Three weekends ago I was invited by Vladimir Berezin, a local environmental journalist and editor of Konstantinovka’s Province Newspaper, to speak to other regional journalists about the importance of incorporating digital storytelling and social media into their work, as well as environmental journalism in America.
The group of about 15, comprised of journalists from Konstantinovka, Kramatorsk, Donetsk, Makeevka, Dobrpolya and other cities, were a great audience, listening attentively as I spoke about writing for the web and utilizing Twitter. And they hung in there with me when I started in with what little I knew about environmental journalism, which really amounted to what I deemed to be some of the biggest stories of the past few years and how they were covered.
It got interesting during the second hour of my time there. After opening the floor up to questions, we began discussing how best to cover the many environmental issues facing the region – trash, mine waste, water contamination.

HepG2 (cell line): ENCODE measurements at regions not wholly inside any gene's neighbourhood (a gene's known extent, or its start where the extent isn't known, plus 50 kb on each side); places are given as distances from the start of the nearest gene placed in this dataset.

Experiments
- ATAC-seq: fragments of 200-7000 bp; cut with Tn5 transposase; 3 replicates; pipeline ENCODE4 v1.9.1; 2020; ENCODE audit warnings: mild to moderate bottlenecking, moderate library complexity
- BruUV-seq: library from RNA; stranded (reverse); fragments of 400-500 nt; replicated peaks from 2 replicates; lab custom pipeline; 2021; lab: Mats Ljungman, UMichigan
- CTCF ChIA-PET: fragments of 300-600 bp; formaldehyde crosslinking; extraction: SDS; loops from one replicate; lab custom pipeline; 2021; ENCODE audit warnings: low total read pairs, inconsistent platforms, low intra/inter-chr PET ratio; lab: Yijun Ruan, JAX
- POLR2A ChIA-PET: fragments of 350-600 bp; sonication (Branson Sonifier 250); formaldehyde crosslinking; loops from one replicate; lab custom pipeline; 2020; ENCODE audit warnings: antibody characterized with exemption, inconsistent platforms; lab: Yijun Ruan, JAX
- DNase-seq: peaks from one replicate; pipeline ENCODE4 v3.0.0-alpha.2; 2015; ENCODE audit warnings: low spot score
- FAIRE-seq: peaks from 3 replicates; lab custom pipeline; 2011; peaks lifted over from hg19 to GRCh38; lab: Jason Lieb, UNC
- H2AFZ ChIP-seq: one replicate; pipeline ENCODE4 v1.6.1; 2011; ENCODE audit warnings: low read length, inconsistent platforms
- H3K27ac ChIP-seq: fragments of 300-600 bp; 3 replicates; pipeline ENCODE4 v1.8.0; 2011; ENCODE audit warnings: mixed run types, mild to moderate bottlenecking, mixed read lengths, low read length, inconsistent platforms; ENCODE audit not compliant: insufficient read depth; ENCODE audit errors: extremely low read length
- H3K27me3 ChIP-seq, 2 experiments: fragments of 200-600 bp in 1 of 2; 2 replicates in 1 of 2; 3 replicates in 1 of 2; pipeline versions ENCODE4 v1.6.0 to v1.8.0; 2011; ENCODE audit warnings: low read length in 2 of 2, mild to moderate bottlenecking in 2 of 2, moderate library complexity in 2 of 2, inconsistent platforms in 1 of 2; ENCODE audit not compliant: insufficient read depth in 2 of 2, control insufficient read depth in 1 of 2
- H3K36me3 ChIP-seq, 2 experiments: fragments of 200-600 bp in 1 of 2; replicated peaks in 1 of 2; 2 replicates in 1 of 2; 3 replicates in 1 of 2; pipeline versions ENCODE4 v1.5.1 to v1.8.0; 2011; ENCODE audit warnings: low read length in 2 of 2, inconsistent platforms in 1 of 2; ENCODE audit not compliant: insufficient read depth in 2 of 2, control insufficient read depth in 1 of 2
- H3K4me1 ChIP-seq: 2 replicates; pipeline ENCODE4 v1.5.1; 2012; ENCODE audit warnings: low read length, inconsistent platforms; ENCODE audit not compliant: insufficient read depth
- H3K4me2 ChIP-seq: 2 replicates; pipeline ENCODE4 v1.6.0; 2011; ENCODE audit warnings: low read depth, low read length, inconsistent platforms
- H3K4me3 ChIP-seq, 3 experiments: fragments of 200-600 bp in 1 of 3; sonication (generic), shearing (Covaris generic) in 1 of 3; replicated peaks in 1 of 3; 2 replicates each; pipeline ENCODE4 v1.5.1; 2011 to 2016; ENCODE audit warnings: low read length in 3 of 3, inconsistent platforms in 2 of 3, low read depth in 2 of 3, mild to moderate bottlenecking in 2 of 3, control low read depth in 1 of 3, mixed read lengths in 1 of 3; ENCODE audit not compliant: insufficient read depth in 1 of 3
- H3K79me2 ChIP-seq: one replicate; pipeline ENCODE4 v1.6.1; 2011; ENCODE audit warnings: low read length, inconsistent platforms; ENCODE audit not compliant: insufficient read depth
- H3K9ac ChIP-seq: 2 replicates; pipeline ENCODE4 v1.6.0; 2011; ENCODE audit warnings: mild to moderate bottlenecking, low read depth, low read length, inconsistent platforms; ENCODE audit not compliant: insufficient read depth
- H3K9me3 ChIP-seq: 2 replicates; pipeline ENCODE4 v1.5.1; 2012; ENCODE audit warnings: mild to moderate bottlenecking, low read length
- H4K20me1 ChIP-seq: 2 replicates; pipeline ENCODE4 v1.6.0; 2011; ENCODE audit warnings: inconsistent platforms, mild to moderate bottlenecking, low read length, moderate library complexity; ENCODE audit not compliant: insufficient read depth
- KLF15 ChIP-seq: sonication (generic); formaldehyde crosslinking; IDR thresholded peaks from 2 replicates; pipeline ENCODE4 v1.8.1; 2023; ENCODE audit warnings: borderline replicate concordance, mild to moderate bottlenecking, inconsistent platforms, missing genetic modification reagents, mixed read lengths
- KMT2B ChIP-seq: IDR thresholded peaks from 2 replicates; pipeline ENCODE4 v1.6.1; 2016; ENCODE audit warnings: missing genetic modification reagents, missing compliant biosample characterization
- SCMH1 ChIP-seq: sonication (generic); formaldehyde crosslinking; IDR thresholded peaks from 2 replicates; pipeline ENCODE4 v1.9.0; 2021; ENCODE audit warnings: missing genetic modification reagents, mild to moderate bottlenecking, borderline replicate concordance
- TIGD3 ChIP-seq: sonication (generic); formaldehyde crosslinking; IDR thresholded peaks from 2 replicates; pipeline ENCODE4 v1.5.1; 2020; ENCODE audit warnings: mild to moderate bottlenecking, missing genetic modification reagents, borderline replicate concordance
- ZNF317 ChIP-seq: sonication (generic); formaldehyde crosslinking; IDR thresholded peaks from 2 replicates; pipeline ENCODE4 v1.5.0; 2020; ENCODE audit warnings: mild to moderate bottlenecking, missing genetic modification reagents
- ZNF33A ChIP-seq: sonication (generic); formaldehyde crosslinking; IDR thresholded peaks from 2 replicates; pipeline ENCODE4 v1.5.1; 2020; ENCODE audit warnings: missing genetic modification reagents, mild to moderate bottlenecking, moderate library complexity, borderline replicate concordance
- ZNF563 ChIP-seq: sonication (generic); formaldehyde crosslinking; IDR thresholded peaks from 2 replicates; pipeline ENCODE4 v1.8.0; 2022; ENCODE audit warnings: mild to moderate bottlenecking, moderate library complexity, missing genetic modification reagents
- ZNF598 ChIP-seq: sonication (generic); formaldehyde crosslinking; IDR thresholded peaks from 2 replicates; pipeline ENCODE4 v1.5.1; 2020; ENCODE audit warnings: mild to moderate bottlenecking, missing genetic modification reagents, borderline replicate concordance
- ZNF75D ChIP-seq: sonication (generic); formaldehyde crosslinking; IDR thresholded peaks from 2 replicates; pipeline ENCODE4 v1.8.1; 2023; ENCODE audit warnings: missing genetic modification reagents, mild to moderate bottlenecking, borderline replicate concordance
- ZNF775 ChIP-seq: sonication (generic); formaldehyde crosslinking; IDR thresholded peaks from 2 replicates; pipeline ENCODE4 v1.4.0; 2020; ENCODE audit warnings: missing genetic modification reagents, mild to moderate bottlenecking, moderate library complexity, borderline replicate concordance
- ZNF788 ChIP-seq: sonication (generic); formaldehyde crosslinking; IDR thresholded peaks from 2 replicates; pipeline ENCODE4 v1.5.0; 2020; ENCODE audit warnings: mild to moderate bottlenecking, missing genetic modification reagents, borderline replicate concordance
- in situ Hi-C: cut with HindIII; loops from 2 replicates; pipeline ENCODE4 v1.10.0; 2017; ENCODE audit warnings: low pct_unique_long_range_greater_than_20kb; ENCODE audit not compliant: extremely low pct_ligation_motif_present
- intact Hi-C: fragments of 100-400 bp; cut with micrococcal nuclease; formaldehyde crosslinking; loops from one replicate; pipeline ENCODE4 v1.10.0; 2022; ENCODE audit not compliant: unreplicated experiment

Of course, it’s impossible to discuss such a thing without also bringing politics into the mix, since everything here seems to be intertwined. And so another thirty minutes or so was spent talking about media rights in Ukraine, which took a big hit in January when the Constitutional Court of Ukraine passed a law banning the disclosure of information about public officials without their consent, and the government’s crackdown on free speech.
Anyway, I met a lot of good people that day who do good work and who are genuinely interested in making a difference in their community. Working as a journalist here – at any level – isn’t easy. I hope what I had to say inspired them to continue their work.